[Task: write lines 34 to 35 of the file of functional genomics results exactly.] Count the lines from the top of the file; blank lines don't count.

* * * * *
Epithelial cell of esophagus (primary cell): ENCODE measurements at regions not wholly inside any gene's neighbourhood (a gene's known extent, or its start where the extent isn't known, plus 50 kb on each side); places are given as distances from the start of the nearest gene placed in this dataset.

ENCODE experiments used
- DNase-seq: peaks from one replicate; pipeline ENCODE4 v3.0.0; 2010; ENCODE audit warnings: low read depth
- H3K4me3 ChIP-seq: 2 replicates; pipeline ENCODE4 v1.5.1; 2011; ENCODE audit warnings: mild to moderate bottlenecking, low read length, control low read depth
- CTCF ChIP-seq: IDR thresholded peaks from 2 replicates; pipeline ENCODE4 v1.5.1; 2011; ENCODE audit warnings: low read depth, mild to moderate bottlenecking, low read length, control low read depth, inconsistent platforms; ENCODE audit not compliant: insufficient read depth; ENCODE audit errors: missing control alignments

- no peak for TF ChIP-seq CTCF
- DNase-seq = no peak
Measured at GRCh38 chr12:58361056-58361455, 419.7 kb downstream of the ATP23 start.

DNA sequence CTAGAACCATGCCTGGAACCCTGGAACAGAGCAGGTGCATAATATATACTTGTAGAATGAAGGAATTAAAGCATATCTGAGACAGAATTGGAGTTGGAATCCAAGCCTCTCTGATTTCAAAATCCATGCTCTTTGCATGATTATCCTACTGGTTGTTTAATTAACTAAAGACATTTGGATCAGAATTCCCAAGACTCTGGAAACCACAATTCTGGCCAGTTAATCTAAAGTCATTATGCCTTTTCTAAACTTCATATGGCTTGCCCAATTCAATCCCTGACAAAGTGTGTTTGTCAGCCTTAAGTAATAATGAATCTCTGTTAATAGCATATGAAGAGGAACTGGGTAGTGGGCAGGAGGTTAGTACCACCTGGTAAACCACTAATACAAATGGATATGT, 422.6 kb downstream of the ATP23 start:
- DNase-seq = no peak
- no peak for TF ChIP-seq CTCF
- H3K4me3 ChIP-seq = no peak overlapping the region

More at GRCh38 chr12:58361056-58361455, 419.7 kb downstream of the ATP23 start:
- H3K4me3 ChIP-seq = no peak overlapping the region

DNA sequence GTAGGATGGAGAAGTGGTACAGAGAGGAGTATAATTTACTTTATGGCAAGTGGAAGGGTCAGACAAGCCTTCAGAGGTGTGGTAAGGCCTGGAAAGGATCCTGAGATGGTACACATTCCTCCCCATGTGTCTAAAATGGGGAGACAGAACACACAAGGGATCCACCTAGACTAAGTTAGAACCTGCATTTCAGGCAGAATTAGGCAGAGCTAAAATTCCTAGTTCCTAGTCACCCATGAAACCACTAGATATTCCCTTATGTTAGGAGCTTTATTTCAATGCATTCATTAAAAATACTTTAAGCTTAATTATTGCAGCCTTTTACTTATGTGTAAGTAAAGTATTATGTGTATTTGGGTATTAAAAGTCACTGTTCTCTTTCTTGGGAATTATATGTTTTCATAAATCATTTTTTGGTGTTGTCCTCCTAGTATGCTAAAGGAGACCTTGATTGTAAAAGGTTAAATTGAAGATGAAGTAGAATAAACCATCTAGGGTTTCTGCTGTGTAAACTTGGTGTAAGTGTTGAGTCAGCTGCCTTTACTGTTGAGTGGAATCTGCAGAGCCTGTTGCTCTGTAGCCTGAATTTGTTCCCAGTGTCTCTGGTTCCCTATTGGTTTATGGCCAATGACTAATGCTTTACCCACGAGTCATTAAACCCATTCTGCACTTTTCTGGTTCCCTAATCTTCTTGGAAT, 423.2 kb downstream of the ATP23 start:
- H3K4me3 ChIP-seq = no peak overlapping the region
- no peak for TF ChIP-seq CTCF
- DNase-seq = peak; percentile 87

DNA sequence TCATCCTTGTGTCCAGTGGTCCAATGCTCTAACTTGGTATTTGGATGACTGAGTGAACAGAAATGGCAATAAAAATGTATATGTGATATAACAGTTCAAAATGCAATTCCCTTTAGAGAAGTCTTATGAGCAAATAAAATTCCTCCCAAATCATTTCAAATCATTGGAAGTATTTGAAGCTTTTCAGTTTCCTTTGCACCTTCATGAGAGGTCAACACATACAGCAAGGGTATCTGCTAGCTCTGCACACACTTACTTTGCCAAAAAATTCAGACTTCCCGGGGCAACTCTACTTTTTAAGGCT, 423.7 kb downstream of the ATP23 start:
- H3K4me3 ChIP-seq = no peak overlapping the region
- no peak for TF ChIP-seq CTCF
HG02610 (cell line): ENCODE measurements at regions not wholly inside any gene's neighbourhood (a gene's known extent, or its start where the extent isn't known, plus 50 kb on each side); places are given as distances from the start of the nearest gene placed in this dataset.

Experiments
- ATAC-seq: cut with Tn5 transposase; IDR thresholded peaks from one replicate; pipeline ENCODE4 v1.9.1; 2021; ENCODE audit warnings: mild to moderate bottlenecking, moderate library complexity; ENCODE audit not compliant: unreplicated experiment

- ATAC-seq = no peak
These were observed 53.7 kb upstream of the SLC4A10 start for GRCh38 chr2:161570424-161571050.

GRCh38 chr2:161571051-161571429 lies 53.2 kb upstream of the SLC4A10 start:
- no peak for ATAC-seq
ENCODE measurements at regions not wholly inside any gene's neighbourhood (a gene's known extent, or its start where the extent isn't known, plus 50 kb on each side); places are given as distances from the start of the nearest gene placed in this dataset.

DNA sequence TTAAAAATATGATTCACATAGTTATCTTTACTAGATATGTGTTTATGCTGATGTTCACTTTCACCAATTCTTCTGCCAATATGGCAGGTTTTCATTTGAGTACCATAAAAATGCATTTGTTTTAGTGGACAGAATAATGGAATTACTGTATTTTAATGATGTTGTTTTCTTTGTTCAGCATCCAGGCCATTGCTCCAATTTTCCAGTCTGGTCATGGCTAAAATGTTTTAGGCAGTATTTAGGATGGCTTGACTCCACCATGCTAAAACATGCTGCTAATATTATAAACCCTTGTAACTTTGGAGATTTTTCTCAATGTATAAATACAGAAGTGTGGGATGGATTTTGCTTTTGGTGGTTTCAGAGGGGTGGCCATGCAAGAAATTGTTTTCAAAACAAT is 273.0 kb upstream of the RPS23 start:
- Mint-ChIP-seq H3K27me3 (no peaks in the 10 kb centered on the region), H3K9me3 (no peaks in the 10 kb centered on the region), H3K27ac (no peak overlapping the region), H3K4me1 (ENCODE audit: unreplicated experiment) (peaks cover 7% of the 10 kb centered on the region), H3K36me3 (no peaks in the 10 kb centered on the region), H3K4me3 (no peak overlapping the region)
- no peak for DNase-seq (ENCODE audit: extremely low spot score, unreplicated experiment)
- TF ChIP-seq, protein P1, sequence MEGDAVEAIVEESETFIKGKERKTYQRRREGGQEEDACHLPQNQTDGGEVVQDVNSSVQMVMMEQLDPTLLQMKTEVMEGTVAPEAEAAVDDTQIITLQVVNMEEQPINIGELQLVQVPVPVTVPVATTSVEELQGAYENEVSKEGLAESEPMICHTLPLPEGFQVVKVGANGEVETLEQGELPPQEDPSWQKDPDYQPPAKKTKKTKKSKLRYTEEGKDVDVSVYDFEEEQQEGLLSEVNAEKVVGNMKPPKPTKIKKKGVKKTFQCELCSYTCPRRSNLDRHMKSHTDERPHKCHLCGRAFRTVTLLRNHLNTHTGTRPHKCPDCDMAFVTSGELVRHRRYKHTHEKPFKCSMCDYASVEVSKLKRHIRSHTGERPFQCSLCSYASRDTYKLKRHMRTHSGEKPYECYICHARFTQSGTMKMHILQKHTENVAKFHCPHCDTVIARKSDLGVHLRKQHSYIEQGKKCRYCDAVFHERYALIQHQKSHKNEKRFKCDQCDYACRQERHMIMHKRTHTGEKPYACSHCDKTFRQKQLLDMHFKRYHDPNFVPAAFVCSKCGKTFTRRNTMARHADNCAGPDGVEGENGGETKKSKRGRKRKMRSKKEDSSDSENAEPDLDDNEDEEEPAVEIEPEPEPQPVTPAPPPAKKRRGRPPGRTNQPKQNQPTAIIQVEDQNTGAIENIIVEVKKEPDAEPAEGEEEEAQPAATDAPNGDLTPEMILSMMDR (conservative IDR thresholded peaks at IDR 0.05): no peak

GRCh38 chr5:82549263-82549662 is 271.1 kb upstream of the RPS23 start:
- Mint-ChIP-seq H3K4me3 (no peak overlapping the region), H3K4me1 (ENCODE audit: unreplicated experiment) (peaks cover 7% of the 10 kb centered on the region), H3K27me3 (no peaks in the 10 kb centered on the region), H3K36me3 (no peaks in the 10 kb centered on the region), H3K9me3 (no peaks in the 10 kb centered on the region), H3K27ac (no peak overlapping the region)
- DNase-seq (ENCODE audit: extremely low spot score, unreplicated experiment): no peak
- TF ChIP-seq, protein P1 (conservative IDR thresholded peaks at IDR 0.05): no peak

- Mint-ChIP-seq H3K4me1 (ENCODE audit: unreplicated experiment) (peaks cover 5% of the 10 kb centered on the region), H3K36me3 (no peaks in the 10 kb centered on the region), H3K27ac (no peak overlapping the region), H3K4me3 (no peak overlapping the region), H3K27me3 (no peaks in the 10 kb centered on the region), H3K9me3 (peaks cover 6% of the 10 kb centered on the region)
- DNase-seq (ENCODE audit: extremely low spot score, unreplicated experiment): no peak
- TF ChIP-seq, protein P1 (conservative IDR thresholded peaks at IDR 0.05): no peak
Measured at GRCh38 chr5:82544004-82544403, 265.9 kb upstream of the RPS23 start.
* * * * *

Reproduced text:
GRCh38 chr5:82549263-82549662 is 271.1 kb upstream of the RPS23 start:
- Mint-ChIP-seq H3K4me3 (no peak overlapping the region), H3K4me1 (ENCODE audit: unreplicated experiment) (peaks cover 7% of the 10 kb centered on the region), H3K27me3 (no peaks in the 10 kb centered on the region), H3K36me3 (no peaks in the 10 kb centered on the region), H3K9me3 (no peaks in the 10 kb centered on the region), H3K27ac (no peak overlapping the region)